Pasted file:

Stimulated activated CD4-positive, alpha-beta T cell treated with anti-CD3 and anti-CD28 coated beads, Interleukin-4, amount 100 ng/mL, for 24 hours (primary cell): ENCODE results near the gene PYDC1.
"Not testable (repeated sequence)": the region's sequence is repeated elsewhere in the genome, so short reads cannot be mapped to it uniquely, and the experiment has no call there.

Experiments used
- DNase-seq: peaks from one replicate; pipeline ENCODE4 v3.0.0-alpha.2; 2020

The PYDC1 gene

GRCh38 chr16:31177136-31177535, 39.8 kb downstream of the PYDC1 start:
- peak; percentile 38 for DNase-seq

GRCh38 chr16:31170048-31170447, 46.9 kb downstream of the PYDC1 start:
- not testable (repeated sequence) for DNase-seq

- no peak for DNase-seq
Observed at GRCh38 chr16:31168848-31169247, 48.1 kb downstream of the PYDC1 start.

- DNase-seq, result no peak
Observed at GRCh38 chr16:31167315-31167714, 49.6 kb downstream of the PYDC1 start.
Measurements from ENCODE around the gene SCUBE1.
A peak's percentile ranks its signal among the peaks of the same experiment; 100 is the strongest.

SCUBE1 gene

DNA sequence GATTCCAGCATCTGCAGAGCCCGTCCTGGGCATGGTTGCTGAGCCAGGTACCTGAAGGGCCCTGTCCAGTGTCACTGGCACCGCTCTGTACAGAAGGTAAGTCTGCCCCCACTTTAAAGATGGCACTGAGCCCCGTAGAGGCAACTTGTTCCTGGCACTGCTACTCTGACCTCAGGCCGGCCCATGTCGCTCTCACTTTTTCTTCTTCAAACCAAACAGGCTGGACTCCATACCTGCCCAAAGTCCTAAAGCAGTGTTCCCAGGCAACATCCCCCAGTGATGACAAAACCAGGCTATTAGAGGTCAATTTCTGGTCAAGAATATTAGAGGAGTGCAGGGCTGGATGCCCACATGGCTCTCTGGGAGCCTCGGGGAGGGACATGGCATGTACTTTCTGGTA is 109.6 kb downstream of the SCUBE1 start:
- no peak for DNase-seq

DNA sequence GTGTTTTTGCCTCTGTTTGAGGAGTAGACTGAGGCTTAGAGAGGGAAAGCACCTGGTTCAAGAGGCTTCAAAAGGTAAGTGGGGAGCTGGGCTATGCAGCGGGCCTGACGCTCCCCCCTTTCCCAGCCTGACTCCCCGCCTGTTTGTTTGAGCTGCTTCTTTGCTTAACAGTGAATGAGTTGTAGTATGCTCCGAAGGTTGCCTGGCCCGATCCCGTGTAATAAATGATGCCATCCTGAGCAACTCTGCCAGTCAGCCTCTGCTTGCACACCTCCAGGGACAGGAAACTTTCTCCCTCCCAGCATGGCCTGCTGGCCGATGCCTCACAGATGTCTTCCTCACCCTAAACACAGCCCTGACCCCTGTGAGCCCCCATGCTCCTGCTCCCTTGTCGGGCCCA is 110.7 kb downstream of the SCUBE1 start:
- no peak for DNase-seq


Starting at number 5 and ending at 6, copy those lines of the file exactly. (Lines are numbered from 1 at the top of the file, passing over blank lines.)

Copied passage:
The PYDC1 gene

GRCh38 chr16:31177136-31177535, 39.8 kb downstream of the PYDC1 start: